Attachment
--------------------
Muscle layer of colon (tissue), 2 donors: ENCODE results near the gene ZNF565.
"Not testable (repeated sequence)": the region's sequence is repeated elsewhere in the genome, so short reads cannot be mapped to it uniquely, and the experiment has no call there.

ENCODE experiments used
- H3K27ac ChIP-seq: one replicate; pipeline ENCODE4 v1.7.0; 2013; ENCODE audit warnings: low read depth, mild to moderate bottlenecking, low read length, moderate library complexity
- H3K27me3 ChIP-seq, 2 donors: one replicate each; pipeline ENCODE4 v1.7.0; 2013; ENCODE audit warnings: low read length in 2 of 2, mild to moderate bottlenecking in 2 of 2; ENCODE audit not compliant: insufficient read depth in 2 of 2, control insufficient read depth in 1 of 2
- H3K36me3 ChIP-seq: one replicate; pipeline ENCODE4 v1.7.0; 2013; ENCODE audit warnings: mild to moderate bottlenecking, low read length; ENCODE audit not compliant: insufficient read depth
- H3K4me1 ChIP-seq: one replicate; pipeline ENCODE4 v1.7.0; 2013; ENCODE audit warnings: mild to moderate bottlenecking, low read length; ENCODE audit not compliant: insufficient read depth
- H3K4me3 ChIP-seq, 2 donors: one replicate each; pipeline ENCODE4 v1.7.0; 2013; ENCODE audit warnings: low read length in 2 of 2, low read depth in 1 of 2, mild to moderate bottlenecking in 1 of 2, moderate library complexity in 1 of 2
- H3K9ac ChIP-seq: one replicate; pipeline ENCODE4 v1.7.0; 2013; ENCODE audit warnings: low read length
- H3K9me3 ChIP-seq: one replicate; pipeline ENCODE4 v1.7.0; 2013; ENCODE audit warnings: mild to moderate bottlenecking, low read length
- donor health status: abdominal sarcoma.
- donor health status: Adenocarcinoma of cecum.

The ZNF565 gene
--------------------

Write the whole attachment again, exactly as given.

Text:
Muscle layer of colon (tissue), 2 donors: ENCODE results near the gene ZNF565.
"Not testable (repeated sequence)": the region's sequence is repeated elsewhere in the genome, so short reads cannot be mapped to it uniquely, and the experiment has no call there.

ENCODE experiments used
- H3K27ac ChIP-seq: one replicate; pipeline ENCODE4 v1.7.0; 2013; ENCODE audit warnings: low read depth, mild to moderate bottlenecking, low read length, moderate library complexity
- H3K27me3 ChIP-seq, 2 donors: one replicate each; pipeline ENCODE4 v1.7.0; 2013; ENCODE audit warnings: low read length in 2 of 2, mild to moderate bottlenecking in 2 of 2; ENCODE audit not compliant: insufficient read depth in 2 of 2, control insufficient read depth in 1 of 2
- H3K36me3 ChIP-seq: one replicate; pipeline ENCODE4 v1.7.0; 2013; ENCODE audit warnings: mild to moderate bottlenecking, low read length; ENCODE audit not compliant: insufficient read depth
- H3K4me1 ChIP-seq: one replicate; pipeline ENCODE4 v1.7.0; 2013; ENCODE audit warnings: mild to moderate bottlenecking, low read length; ENCODE audit not compliant: insufficient read depth
- H3K4me3 ChIP-seq, 2 donors: one replicate each; pipeline ENCODE4 v1.7.0; 2013; ENCODE audit warnings: low read length in 2 of 2, low read depth in 1 of 2, mild to moderate bottlenecking in 1 of 2, moderate library complexity in 1 of 2
- H3K9ac ChIP-seq: one replicate; pipeline ENCODE4 v1.7.0; 2013; ENCODE audit warnings: low read length
- H3K9me3 ChIP-seq: one replicate; pipeline ENCODE4 v1.7.0; 2013; ENCODE audit warnings: mild to moderate bottlenecking, low read length
- donor health status: abdominal sarcoma.
- donor health status: Adenocarcinoma of cecum.

The ZNF565 gene